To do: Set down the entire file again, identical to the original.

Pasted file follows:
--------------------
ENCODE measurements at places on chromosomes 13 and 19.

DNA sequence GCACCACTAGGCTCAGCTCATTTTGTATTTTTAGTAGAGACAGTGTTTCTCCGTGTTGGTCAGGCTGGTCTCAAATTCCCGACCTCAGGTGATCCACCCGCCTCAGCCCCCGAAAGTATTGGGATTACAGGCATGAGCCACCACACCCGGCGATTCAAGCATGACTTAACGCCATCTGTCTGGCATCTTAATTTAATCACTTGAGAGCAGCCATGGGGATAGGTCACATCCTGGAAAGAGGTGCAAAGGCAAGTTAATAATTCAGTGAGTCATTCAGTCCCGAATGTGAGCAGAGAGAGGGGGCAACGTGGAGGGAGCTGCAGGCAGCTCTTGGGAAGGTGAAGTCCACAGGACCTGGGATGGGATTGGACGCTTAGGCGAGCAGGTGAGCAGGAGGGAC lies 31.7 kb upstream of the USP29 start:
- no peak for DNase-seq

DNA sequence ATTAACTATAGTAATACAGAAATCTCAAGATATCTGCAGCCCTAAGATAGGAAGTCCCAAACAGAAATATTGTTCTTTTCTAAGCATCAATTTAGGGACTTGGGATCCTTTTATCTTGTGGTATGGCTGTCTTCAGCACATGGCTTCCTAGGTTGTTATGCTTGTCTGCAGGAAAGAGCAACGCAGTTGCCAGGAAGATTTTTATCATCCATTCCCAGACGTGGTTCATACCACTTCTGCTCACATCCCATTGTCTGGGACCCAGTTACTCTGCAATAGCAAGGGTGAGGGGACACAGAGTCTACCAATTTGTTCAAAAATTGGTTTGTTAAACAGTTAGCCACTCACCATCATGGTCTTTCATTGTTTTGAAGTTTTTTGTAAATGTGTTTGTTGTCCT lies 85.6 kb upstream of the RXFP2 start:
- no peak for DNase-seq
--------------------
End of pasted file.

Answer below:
ENCODE measurements at places on chromosomes 13 and 19.

DNA sequence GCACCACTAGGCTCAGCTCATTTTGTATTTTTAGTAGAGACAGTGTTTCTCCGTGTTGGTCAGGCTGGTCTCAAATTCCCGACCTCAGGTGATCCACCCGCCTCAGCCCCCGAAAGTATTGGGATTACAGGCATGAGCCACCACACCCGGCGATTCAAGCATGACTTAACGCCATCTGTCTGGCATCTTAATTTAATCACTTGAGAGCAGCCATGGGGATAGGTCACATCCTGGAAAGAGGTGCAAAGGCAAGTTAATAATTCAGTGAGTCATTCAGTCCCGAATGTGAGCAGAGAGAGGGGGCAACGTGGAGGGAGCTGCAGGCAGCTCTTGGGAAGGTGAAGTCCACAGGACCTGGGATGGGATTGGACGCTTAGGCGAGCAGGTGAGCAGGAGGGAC lies 31.7 kb upstream of the USP29 start:
- no peak for DNase-seq

DNA sequence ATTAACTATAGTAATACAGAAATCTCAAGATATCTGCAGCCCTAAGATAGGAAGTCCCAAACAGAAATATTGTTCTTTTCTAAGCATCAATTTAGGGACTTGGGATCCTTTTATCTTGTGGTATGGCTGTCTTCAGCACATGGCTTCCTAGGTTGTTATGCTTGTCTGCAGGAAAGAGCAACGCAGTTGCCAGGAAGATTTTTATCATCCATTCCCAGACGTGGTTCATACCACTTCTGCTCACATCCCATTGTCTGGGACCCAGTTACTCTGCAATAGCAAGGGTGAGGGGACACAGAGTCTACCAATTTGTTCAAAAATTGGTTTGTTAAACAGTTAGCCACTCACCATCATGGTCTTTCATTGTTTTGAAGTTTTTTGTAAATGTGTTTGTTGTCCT lies 85.6 kb upstream of the RXFP2 start:
- no peak for DNase-seq